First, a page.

Are Budget Airlines the Savior to All?

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By Simon Lee, Senior Lecturer, School of Accountancy; Co-director, IBCE program, CUHK Business School

While some budget airlines are making a profit for their companies, it doesn’t mean all are doing well.

Among the most successful low-cost airlines carriers are United States’ Southwest Airlines and Europe’s Ryanair, with the former being the largest of its kind in the world. Both companies are specialized in budget airlines, using narrow-body aircrafts fleet composed of Boeing 737 or Airbus A320, and operating mostly in second-tier airports. The short distance between cities in America and Europe has contributed to the development of these low-cost airlines, as these aircrafts are not fit for long-haul flights and flying short-haul also helps to better utilize the airplanes.

In Asia, however, some budget airlines are not doing as well.

Tigerair was taken over by Singapore Airlines in 2016. Before that, the company had been in deficit for four years. Its profit in 2015 fiscal year was merely SGD$282,000.

Scoot, an affiliated low-fare airline of Singapore Airlines, only earned SGD$28 million in 2015 after losing SDG$60 million in 2014.

In Hong Kong, the financial performance of HK express is not satisfactory. From 2006 to 2016, the company was able to reverse loss only in the recent two years.

Jetstar, an Australian low-cost airline, is the largest low-cost airlines in the region. Its development benefits a lot from the flexible aviation policies in Japan, Singapore and other places in the region. Apart from the loss of AUS$100 million in 2014, it has shown strong performance over the past five years with a profit gain of AUS $450 million last year.

Currently, the low oil price has boosted the performance of some budget airlines. However, once the oil price increases, some of these airlines will go through tough times. Oasis Hong Kong Airlines was an example.

As early in 2008 when Oasis Hong Kong announced its bankruptcy, the price of gasoline per barrel was US$120. Surely there were other reasons for its demise, such as its positioning as a long-haul budget carrier and its cost structure being significantly different from the short-haul budget airlines.

Earlier in May, Cathay Pacific Airways announced to cut 600 jobs to reverse losses. Some critics suggested the company should launch low-cost airlines to survive. However, this may not be a good solution.

Unlike budget airlines, Cathay Pacific Airways offers long-haul flights as well as median and short-haul flights. We know that long-haul flights are not suitable for budget airlines from the example of Oasis. Also, low-cost airlines do not offer first class and business class, both of which are seen as profitable sectors for long-haul airlines. So if Cathay Pacific Airlines launches low-cost airlines, it will only damage its existing business model.

Let’s take the short-haul flights between Taipei and Hong Kong as an example. Low-cost airlines would often utilize narrow-body aircrafts with passenger and cargo capacities much less than the wide-body aircrafts. For example, the cargo capacity of Boeing 777 is nine times larger than that of Airbus A320. People usually neglect the fact that airplanes also carry cargos. In fact, Cathay Pacific Airways’ cargo earning proportion is higher than that of Singapore Airlines. On the other hand, Cathay’s major business is running connecting flights. Otherwise, how can seven million Hong Kong people support Cathay’s yearly 34 million passengers? Not only does Cathay serve local passengers but it also helps to transit passengers from one place to another, such as Shenzhen or Guangzhou.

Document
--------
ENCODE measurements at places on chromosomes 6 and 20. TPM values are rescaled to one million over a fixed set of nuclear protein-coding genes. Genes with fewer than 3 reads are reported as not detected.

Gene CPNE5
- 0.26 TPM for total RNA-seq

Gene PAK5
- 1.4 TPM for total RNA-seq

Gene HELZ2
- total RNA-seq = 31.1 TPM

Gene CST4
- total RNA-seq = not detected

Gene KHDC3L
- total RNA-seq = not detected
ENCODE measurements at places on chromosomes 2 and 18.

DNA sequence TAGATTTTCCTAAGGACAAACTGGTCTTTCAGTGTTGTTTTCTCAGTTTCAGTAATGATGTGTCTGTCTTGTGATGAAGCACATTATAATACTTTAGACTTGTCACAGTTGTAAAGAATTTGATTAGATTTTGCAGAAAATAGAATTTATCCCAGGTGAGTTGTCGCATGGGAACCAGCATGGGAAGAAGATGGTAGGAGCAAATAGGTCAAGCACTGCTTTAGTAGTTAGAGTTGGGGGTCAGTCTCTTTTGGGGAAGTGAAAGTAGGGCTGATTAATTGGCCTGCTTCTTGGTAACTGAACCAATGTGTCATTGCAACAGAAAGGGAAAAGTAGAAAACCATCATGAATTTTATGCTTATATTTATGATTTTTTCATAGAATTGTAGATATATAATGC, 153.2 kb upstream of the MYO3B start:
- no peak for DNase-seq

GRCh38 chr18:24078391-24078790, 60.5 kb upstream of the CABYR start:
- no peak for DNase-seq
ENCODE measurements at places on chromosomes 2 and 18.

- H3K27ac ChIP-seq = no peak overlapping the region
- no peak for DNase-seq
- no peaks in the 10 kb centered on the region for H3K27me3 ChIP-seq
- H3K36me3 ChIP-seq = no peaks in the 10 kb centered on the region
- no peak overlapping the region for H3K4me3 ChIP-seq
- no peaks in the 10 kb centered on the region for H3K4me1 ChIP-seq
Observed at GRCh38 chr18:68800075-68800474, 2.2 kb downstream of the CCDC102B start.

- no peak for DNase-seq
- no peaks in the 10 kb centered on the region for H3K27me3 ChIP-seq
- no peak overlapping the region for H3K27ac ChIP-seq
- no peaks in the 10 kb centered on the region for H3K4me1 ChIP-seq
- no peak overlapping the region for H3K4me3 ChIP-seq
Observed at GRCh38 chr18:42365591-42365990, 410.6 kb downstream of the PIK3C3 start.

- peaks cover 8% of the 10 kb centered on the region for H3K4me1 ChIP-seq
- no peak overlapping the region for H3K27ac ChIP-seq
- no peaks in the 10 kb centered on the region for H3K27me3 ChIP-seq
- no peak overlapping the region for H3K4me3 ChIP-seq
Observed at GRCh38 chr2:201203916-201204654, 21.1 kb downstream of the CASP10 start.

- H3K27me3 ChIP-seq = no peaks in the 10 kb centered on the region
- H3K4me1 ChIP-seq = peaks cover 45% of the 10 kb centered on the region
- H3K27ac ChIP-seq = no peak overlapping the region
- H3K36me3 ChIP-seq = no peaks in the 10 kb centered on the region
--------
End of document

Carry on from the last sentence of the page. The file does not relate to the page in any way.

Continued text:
Some may not know that the connecting flights from cities like Guangzhou and Taipei transfer large amounts of passengers who choose Cathay’s flights to destinations such as London and Paris. If Cathay operates low-cost airlines, it will influence its current business model in terms of its passengers and cargo carrying capacities.

Ideally, Cathay can launch a new brand of budget airlines. But finding the balance between fighting for operational rights and revenue management is still a key issue. Otherwise, launching low-lost airlines will only harm its existing business.

Another issue is regarding the negotiation of air traffic rights. After that is sorted, an airline has to arrange its aircrafts to maximize the revenue. Wide-body aircrafts carrying more passengers will be more profitable than narrow-body aircrafts. All these issues require a balanced strategy in the long run.

Understanding the business model of low-cost airlines helps us realize that budget airlines are not necessarily profitable nor the savior of Cathay. Without proper operations, such plan could follow the ill fate of Japan Airlines.

 This article is translated from a Chinese article by the author published on Hong Kong 01 news website.

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3 COMMENTS

Hong HUANG
11/22/2017 2:38:33 PM
Cities in Southeast Asia are located much more dispersedly than those in U.S. and their relations in terms of business and cultural interactions are not as close as those in U.S. These maybe another factor to consider when deciding whether to launch budget airlines in this area.
Hong HUANG
11/22/2017 2:26:44 PM
That market has expectation of launching lost-cost airlines by Cathay illustrates a stereotype that following one successful peer is a cure-all. This stereotype, unfortunately, is even stronger during a crisis.
Hong HUANG
11/22/2017 2:21:51 PM
This article is intuitive in identifying that long-haul flights are not suitable for budget airlines. The costs of switching to budget airlines for Cathay may not be as low as people expect.
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